Slow Motion Golf Swing

I haven’t played golf in year but had the luxury of playing with some friends  on Monday. One of the guys took a slo-mo video of my swing and sent it to me. The way I pictured myself swinging, versus how I actually swing is completely different. I do have an injured right elbow that can not bend which makes golf even more awkward.

Maybe if I start working on it now I’ll be ready for the senior PGA tour?

I had several people ask me to do an interview in my Artisan files series and it just so happens I had an empty slot this week so I was happy to oblige.

Bootstrapper to 9-5er

I got my start in tech almost two decades ago. Back then the landscape was much different, but I feel in love, and made it my career choice.

I found a friend, started selling software and doing custom development. Back then no one used the fancy term bootstrapper and I was just a partner in a small business, like thousands of others.

Flash forward a lot of years and I found myself getting a full time job. Something I hadn’t done in such a long time that it was a shock. I went from setting my own hours, working a few minutes away, and wearing many hats. To having to drive an hour each day, a set schedule, limited vacation, someone else making decisions, and having to focus on just code.

On one hand it was easier. Being an owner, all these questions stayed in the back of my mind, and at all hours:

  • Are we making enough money this month?
  • Did we put back enough for taxes?
  • Can I afford health insurance for the family?
  • Is the company growing?
  • Is our marketing working?
  • and on and on and on.

If you notice almost everything in my list was around money. Being a bootstrapper without a large net worth is stressful. A few bad months without proper savings can hurt you in a bad way. I had a hard time with the income being unstable from month to month. This stress compounded when I had kids.

Going to a full time job took away most of that. I could depend on a paycheck, had insurance coverage, and taxes would be handled like the rest of the population.

That doesn’t mean it wasn’t without issues. Mostly driving into an office. I took a job in the next city over, on a good day about 30 minutes one way, but that hour a day really adds up.

My kids go to bed between 7 and 8 which meant I would only get to see them for an hour or two and I didn’t like that at all. Especially in the toddler stage when they are doing all the good stuff for the first time.

I was able to eliminate the drive by getting a job working remote. Which also included the side benefit of being home for lunch and to be a big part of my kids lives.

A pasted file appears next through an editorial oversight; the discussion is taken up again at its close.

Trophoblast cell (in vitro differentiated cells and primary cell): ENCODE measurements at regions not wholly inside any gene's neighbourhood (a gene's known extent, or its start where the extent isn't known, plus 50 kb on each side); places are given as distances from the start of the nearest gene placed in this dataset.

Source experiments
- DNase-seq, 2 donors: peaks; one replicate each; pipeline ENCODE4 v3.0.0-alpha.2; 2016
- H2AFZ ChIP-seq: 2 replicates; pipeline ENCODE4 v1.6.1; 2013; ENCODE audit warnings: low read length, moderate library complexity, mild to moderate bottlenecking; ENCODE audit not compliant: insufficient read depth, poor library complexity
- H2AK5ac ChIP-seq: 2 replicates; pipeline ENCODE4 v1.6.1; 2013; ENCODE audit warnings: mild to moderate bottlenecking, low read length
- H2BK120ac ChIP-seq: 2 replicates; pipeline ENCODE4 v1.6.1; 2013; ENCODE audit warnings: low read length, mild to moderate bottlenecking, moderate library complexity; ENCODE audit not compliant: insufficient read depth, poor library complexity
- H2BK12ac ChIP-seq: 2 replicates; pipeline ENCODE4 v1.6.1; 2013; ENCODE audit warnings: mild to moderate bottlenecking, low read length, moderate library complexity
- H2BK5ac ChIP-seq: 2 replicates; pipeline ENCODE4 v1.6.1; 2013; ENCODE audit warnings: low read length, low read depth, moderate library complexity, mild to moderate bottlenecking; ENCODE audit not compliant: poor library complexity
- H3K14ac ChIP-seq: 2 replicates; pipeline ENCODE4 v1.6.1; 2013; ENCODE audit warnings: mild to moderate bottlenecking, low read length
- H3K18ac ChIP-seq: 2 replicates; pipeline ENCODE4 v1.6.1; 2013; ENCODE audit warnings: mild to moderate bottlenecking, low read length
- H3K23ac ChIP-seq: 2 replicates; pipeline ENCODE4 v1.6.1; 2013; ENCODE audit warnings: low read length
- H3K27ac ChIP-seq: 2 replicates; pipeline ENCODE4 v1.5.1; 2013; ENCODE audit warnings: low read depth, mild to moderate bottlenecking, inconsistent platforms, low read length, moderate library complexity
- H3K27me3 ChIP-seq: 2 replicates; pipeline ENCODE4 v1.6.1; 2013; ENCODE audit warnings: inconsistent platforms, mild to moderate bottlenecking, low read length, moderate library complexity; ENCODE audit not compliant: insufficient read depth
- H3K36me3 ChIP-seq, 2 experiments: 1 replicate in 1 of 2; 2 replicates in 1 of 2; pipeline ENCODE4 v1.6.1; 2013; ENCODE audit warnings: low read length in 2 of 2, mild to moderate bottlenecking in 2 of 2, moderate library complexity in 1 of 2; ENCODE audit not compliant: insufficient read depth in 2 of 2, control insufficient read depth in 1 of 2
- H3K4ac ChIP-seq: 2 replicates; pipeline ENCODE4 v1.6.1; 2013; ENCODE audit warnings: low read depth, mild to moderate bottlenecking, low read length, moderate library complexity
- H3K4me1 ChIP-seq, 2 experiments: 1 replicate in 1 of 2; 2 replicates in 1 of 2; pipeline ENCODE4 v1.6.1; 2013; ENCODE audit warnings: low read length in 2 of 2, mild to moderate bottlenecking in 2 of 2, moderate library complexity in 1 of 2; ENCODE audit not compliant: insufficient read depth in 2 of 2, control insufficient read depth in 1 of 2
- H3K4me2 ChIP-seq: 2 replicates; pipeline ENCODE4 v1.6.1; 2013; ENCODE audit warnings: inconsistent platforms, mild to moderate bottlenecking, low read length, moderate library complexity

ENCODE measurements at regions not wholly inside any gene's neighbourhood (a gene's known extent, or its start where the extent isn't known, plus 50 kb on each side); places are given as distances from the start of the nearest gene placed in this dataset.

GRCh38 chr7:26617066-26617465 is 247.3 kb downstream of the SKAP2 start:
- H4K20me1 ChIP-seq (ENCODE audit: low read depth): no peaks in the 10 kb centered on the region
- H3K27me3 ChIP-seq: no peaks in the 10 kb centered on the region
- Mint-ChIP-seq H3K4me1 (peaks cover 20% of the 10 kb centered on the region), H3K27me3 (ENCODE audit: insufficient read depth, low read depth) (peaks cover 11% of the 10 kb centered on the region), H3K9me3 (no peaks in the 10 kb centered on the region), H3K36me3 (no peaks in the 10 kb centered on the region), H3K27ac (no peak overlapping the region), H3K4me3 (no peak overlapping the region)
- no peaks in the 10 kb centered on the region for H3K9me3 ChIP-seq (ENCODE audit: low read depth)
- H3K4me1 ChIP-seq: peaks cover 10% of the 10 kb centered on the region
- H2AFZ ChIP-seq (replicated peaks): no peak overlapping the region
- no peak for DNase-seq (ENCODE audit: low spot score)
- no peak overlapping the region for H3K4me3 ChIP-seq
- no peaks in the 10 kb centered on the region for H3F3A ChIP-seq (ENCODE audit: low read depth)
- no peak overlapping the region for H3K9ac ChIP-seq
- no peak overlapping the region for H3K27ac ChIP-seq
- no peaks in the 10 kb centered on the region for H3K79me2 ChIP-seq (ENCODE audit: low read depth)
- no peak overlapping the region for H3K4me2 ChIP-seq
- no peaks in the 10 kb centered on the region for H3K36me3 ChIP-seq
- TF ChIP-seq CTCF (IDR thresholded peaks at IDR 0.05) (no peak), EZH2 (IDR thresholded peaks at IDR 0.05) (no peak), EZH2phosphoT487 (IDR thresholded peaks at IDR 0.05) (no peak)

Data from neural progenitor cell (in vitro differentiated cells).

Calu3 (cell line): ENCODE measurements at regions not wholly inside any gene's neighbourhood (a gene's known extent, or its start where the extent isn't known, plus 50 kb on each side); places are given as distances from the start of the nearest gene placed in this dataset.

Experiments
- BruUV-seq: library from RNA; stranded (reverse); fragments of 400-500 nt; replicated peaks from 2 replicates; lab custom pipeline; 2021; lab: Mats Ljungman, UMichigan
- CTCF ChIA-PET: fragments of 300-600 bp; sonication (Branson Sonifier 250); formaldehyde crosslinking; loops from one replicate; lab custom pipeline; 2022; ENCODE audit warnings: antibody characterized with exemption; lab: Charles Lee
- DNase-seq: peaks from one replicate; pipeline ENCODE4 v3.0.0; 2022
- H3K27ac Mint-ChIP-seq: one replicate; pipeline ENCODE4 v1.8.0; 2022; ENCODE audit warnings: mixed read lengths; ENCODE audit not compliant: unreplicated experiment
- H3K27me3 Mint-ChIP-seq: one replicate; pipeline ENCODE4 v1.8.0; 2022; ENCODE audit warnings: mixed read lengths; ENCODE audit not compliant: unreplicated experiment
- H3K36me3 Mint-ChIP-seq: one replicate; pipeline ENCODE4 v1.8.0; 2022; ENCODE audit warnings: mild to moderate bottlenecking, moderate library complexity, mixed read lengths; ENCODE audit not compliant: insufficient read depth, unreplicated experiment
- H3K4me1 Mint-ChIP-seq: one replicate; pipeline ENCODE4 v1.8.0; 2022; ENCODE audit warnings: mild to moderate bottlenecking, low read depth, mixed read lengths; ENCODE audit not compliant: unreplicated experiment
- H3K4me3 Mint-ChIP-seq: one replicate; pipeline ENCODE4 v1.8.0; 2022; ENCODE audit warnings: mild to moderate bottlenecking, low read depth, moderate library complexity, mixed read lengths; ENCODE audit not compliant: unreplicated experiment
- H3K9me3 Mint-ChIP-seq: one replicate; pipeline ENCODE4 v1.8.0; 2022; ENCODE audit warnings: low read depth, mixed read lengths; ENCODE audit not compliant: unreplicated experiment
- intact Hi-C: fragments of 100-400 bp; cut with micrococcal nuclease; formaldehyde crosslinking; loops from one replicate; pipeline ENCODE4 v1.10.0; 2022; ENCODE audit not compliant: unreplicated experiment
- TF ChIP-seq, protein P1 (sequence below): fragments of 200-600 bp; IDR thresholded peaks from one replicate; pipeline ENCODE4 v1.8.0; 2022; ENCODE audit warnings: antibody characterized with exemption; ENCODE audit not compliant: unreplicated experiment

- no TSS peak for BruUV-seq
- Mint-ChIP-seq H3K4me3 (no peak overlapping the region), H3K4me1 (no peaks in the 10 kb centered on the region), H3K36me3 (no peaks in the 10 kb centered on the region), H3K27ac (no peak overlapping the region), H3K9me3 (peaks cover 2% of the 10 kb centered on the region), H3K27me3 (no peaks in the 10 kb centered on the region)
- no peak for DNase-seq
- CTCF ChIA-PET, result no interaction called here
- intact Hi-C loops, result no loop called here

Working from home is not without challenges. For me it’s mostly training the kids that during work hours they are to not be to loud and keep interruptions to a minimum. I would say that works 90% of the time but I do make an exception after school. Having them hold in their excitement until after work is impossible.

The other thing I’ve heard about working from home is isolation. This hasn’t affected me and I assume it’s because of my personality. I prefer not to talk and chatting with friends via online messaging is just as well with me. You could say this is my introversion showing it’s true colors.

All in all I’m happy with my experiences on both sides. One benefit is now as an employee I have a pretty good understanding of the business side, and how when you work for a bootstrapper you are an integral part of the company.

Left Lane Drivers

Dear left lane drivers,

I’m sorry but I have a deep down hatred for you. I have driven almost 600 miles over the past two days and you annoy me to no end.

The proper way to drive on an interstate is to remain in the far right lane until you need to pass, at that point move out, pass a vehicle and move back over.

By failing to move you are making the roads more dangerous. Others then have to swerve in and out of multiple lanes to get around you and the person driving beside you.

So please move right, this keeps everything running smoothly and prevents road rage.

This is an epic post about the state of our industry written by Elizabeth Naramore.

Some days, it’s hard to feel awesome about the tech world we live in, isn’t it? There is a constant outpouring of rage, criticism, harassment, misogyny, and personal attacks. We love to disagree and judge and publicly shame for mistakes, and we shake our fists in the air and scream when we think someone’s wrong. We thrive on this sea of negativity we have created. Sadly, when something truly inspirational does happen, its beauty is criticized, discarded, and drowned.

The whole post is quote worthy and you should read it.

NYT:

On Tuesday night, the first game of the 2014 World Series drew just 12.2 million viewers to Fox, making it the lowest-rated Game 1 on record. Game 2 on Wednesday night fared somewhat better, with 12.9 million people tuning in.

For me it’s the start time. With an 8pm start time, that means at the earliest it will be off is around 11:00.

On the odd chance, it is a good game then it could go longer. So I’d rather just not see any of it, instead of missing the most exciting part.

There’s more to your finances than just the math. Your habits, your tendencies, and your personal psychology all play a role. You’re not just saving money when you set aside cash, you’re setting aside habit capital. And everything grows over time. — Eric Ravenscraft —

Found this on Lifehacker today.